# GHC optimisations

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## Introduction

• Everybody else: Feel free to add questions!

## General optimisations

### Common subexpression elimination

First of all, common subexpression elemination (CSE) means that if an expression appears in several places, the code is rearranged so that the value of that expression is computed only once. For example:

```  foo x = (bar x) * (bar x)
```

might be transformed into

```  foo x = let x' = bar x in x' * x'
```

thus, the `bar` function is only called once. (And if `bar` is a particularly expensive function, this might save quite a lot of work.)

GHC doesn't actually perform CSE as often as you might expect. The trouble is, performing CSE can affect the strictness/lazyness of the program. So GHC does do CSE, but only in specific circumstances --- see the GHC manual. (Section??)

Long story short: "If you care about CSE, do it by hand."

### Inlining

Inlining is where a function call is replaced by that function's definition. For example, the standard `map` function can be defined as

```  map :: (a -> b) -> [a] -> [b]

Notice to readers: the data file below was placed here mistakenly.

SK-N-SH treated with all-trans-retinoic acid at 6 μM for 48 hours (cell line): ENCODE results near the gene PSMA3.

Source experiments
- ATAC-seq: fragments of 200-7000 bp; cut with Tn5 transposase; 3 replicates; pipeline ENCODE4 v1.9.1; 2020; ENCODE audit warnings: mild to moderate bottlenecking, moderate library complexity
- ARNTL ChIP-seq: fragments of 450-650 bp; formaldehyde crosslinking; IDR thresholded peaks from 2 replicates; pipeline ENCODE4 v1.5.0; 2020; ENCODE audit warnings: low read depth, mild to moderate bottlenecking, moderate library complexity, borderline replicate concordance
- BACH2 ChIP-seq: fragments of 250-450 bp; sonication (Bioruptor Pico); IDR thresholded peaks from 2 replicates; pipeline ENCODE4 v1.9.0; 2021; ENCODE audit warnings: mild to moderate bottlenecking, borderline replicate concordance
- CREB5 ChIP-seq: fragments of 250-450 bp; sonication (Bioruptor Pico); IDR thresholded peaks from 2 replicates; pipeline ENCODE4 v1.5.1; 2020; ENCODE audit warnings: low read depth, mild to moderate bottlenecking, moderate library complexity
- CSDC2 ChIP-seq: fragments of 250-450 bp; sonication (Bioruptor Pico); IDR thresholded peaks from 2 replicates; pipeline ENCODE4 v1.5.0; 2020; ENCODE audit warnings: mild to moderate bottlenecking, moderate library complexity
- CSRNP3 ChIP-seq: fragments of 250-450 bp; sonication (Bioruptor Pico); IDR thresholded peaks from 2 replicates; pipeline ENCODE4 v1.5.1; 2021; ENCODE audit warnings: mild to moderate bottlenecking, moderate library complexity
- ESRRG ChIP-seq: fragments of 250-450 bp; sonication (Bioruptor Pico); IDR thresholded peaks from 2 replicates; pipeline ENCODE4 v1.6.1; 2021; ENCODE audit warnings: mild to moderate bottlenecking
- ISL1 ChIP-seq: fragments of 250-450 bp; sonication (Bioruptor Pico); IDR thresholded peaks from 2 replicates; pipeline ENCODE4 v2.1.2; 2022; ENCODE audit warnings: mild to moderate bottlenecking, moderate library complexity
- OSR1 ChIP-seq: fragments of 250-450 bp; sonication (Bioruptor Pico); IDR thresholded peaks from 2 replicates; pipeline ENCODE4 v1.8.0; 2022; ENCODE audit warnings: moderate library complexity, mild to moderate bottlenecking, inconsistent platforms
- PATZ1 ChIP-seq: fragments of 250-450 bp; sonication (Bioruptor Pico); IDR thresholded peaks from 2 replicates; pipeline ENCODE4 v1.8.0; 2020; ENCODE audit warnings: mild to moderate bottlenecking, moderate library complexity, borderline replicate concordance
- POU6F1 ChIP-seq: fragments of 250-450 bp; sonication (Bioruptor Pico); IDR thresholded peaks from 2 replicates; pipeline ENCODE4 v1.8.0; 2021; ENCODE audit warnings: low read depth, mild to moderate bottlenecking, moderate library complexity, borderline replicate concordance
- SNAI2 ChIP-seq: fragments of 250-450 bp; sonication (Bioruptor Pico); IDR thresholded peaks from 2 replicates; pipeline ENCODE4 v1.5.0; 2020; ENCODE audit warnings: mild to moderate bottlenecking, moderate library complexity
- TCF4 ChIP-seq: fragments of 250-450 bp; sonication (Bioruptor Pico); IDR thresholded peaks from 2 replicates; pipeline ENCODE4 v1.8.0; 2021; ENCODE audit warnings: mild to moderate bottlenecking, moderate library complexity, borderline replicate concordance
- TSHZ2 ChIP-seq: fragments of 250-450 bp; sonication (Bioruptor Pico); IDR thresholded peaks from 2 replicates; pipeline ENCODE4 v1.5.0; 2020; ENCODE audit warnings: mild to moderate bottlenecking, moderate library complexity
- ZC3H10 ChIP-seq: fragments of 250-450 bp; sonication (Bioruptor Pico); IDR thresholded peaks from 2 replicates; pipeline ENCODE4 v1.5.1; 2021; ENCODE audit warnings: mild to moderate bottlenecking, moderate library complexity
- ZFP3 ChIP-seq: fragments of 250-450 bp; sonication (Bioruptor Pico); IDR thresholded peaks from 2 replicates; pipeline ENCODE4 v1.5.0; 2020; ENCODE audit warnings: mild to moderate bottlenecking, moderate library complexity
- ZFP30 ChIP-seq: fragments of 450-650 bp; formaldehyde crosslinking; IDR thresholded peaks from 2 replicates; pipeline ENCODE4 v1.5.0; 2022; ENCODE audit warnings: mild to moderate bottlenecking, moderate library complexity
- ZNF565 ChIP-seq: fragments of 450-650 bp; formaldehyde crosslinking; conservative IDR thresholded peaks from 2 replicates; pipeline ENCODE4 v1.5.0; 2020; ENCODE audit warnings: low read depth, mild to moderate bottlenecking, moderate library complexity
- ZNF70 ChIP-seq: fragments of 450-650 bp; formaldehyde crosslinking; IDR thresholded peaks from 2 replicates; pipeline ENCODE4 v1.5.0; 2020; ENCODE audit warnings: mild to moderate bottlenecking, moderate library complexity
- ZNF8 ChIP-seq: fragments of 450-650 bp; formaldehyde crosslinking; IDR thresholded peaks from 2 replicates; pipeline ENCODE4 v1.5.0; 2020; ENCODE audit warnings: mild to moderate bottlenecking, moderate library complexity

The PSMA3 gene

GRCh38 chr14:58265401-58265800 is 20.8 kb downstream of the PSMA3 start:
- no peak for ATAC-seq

map f [] = []
map f (x:xs) = f x : map f xs
```

Now if you write something like

```  foo = map bar
```

it's possible that the compiler might inline the definition of `map`, yielding something like

```  foo [] = []
foo (x:xs) = bar x : foo xs
```

which is (hopefully!) faster, because it doesn't involve a call to the `map` function any more, it just does the work directly. (This might also expose new optimisations opportunities; `map` works for any types, whereas `foo` probably works for only one type.)

So, that's what inlining is. By default, GHC will inline things if they are 'small enough'. Every time you inline a function, you are in a sense making a (customised) copy of that function. Do too much of this and the compiled program will be enormous. So it's only worth it for 'small' functions.

(How does GHC determine 'small'? Isn't there a switch that adjusts this?)